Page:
Tech Insight: Viewing Deleted WhatsApp Messages

31st May 2023

In this Insight, we look at how it is possible to uncover and read deleted messages on WhatsApp, and what a number of privacy features on the app mean for business users.

Changes  

WhatsApp have made changes as regards message deletion that focus on giving users more control, such as:

– Delete messages for everyone. This allows users to delete messages they’ve sent to an individual or group chat. This can be helpful if a user has sent a message to the wrong chat or the message containing a mistake, and for group admins who need to remove problematic messages in a chat. To use the feature:

– Open WhatsApp, go to the chat with the message to be deleted and click ‘Menu,’ click ‘Delete message > DELETE FOR EVERYONE > DELETE FOR EVERYONE > OK’

– Delete messages for yourself. With this feature, users can delete their copy of messages they’ve sent or received from their phone. This has no impact on the recipients’ chats, recipients will still see the messages in their chat screen and, after clicking on delete, users have 5 seconds to undo the action by clicking Undo (before the message is permanently deleted). To use this feature:

– Open WhatsApp, go to the chat with the message to be deleted and click ‘Menu’ within the chat message. Click Delete message > DELETE FOR ME.

– Chat Lock is designed to protect users’ “most intimate conversations“ behind one more layer of security. Locking a chat takes the thread out of the inbox and puts it behind its own folder that can only be accessed with the user’s device password or biometric, like a fingerprint. It also hides the contents of that chat in notifications.

– Most recently, the ability to edit a message within 15 minutes of sending, e.g. if they contain a mistake, if the sender has second thoughts, or if they’ve been sent to the wrong person. To edit messages, users can long-press on a sent message and choose ‘Edit’ from the menu for up to fifteen minutes after. Edited messages will display ‘edited’ alongside them.

How To Read Deleted Messages 

There are, however, ways for users to uncover and read deleted messages in WhatsApp. For example iOS users can delete and re-download the WhatsApp app. After ensuring messages are backed up on iCloud:

– Delete WhatsApp from the phone, redownload the app from the App Store, and sign back into the account.

– A message will appear asking if you want previously backed up messages to be restored. If you select this option, all messages will be restored, including deleted ones.

For Android (11 and above) users, senders can view deleted messages by using the Notification History feature. This involves clicking on smartphone ‘settings,’ ‘apps and notifications,’ and selecting ‘use notification history.‘ This displays all notifications received by the device, including messages sent to the user via WhatsApp which were later deleted by the sender.

Android users can also try restoring WhatsApp messages through a database. This can be done by opening a file browser, going to the WhatsApp folder, clicking on ‘database,’ holding down the ‘msgstore.db.crypt12’ file and hitting ‘edit name’. From here, it’s a case of changing the name to ‘msgstore backup.db.crypt12’ (so it’s not overwritten), going to Google drive and tapping on the three lines (top right), clicking on ‘backups’ and erasing the WhatsApp backup. Finally, users can delete the WhatsApp app and install it again whereupon they will be prompted to recover WhatsApp through a local backup and can choose ‘msgstore.db.crypt12’, and click ‘Restore’ to restore all messages, including those deleted by the sender.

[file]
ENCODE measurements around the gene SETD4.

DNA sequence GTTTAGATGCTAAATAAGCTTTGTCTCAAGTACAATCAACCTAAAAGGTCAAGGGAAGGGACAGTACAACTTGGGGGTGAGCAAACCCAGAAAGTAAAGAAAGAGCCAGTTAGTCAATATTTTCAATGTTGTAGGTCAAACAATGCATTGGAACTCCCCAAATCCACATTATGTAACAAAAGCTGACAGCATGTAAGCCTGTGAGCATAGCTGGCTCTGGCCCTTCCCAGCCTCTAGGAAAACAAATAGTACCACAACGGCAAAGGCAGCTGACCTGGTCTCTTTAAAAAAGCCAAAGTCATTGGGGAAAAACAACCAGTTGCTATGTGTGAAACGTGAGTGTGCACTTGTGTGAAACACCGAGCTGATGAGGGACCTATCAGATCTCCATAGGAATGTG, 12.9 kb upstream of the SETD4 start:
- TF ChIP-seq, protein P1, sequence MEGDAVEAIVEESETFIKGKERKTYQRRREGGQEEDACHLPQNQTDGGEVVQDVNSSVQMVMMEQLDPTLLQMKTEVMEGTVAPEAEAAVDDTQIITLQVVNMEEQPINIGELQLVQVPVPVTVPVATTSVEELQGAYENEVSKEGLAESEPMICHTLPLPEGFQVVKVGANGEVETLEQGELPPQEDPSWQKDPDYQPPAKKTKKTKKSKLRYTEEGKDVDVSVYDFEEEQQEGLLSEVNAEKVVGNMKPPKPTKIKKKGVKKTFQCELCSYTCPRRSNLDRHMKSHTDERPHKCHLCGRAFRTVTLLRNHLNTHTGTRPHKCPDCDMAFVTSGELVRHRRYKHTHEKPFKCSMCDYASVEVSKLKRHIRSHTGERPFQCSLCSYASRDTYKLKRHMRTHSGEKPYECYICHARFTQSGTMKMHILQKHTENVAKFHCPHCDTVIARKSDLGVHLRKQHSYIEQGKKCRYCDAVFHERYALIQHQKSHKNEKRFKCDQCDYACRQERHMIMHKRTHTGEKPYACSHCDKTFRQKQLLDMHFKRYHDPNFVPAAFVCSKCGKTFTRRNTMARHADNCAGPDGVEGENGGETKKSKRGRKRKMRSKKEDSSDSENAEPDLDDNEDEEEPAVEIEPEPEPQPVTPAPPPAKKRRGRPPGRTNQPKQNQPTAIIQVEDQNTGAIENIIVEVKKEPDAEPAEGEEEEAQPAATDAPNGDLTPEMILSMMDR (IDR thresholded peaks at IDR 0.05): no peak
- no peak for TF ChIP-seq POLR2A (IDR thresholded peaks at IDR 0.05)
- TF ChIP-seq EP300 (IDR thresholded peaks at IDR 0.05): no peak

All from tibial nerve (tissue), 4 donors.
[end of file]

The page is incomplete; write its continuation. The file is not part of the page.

What Does This Mean For Your Business? 

WhatsApp is known to be a secure end-to-end encrypted app anyway, which is widely used by business (2 billion+ people use it) because it’s free, effective, instant, secure, and convenient. Security concerns could include the fact that it’s Meta-owned, it has shown malware vulnerabilities (patched last year) and, like other digital messaging services and email, is also vulnerable to phishing scams. That said, most business users trust it and are now invested in using it widely, and WhatsApp has introduced other features to keep business users on-board, e.g. multipole devices using one account.

However, governments (including the UK Government) have for many years been wanting ‘backdoors’ and some kind of access to WhatsApp that would essentially destroy end-to-end encryption and create wider privacy and security risks. Now, with increased competition from other encrypted apps like Telegram and Signal, and also with pressure now mounting as legislation is introduced to try and force a way in for governments (e.g., aspects of the Online Safety Bill, which prompted WhatsApp to threaten to bar UK users), it’s perhaps no surprise to see WhatsApp giving users more ways to personally manage the privacy and security of their messages. Some aspects, such as Chat Lock have even led critics to say that WhatsApp’s becoming a platform for ‘relationship cheaters’. It seems however, that there are still ways around certain aspects of privacy, and the above insight shows that it is possible for users to view deleted messages without too much difficulty.